Case Studies in collaborative local journalism
In this report, Dr. Joy Jenkins and Dr. Lucas Graves analyze the potential for collaborative journalism initiatives to address the challenges facing local news. Although collaboration has been examined in the context of national and international partnerships, often among larger news organizations, few studies investigate these efforts at the local level, particularly in Europe. As local media around the world continue to face declining revenues and shrinking newsroom staffs, collaborative approaches may offer a vehicle for producing high-quality accountability journalism at the local level.
CrossCheck was a collaborative effort among journalists in France working together to debunk misinformation during the country’s 2017 presidential election. A total of 37 newsrooms, universities, nonprofits and tech companies worked cooperatively on CrossCheck.
- Click here to read more about CrossCheck, including what impact the project had on newsrooms, journalists and the audience.
- Click here to download the full report.
Electionland was a collaborative journalism project that covered voting during the 2016 United States presidential election, across the country and in real time. It employed technology and data to track problems at the polls.
How news partnerships work between commercial and nonprofit newsrooms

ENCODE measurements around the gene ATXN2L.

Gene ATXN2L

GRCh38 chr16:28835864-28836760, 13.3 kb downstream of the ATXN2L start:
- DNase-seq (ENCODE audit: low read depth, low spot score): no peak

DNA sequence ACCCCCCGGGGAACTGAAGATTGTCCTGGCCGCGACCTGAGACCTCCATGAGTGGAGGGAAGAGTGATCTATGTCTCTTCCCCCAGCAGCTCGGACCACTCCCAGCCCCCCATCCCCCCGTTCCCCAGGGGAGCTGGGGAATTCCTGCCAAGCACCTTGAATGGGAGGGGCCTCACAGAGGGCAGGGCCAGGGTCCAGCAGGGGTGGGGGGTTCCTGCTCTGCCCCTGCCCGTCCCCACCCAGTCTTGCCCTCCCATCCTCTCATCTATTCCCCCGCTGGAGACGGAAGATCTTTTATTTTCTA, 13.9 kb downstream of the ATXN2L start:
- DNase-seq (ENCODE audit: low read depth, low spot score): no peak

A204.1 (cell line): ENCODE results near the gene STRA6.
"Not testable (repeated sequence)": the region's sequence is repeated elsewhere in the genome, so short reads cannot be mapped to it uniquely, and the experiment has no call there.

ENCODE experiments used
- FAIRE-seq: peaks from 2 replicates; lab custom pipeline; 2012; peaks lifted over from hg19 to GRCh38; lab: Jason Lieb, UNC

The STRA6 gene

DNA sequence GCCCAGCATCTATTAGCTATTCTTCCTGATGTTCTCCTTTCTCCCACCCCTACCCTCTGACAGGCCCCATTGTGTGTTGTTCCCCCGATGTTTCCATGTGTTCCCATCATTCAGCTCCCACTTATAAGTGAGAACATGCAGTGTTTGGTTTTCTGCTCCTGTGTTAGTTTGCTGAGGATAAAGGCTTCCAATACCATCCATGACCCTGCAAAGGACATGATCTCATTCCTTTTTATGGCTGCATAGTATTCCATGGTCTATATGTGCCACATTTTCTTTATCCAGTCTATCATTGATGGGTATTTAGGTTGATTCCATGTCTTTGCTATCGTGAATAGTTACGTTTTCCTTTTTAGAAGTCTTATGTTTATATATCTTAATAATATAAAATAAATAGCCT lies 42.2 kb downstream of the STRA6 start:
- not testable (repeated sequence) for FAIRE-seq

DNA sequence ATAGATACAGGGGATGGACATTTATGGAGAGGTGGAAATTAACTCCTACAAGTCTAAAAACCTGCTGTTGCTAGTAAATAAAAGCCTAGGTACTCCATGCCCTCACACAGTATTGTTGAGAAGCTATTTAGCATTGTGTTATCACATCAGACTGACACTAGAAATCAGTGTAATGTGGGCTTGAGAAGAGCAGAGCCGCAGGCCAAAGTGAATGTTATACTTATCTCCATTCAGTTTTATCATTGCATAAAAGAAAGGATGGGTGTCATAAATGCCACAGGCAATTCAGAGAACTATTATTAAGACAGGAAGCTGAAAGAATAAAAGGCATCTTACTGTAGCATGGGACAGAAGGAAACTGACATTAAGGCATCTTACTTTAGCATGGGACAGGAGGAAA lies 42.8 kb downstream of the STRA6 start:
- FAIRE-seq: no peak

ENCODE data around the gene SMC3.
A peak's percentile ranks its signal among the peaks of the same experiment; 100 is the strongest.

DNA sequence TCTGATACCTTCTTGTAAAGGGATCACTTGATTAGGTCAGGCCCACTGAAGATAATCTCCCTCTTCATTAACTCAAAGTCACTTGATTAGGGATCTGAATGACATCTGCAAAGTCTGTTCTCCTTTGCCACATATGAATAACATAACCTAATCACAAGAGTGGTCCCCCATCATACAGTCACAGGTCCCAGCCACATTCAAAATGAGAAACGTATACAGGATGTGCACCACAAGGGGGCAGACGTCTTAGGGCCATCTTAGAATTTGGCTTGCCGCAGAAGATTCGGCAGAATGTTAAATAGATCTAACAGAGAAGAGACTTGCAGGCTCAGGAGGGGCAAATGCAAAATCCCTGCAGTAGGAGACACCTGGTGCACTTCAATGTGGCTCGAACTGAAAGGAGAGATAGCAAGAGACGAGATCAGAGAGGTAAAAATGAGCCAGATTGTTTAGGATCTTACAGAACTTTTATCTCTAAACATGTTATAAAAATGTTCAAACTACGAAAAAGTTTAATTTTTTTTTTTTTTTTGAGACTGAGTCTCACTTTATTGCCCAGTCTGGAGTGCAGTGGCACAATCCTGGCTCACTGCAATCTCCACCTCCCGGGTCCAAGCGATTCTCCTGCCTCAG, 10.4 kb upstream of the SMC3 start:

In the last decade, nonprofit news organizations have emerged with a model that depends on creative partnerships. At the same time, most commercial newsrooms have seen deep cuts to staffing and resources, leaving them in search of ways to sustain the quality and depth of their journalism. This report commissioned by the American Press Institute examines how collaborations between commercial and nonprofit news entities work.
Collaboration and the creation of a new journalism commons
This report from the Tow Center for Digital Journalism at Columbia Journalism School builds on the recent research on collaboration from the Center of Cooperative Media at Montclair State University and the American Press Institute, and the seminal work on the commons developed by Elinor Ostrom, Charlotte Hess, Carol M. Rose, Yochai Benkler, Lawrence Lessig, and others.
Beyond Borders: The collaborative newsrooms of the future
This report by University of Canterbury fellow Talia Shadwell examines different collaborations around the world, and puts them in context for fellow New Zealand journalists.
Let us know about other research reports that we should add to this page; email us at [email protected].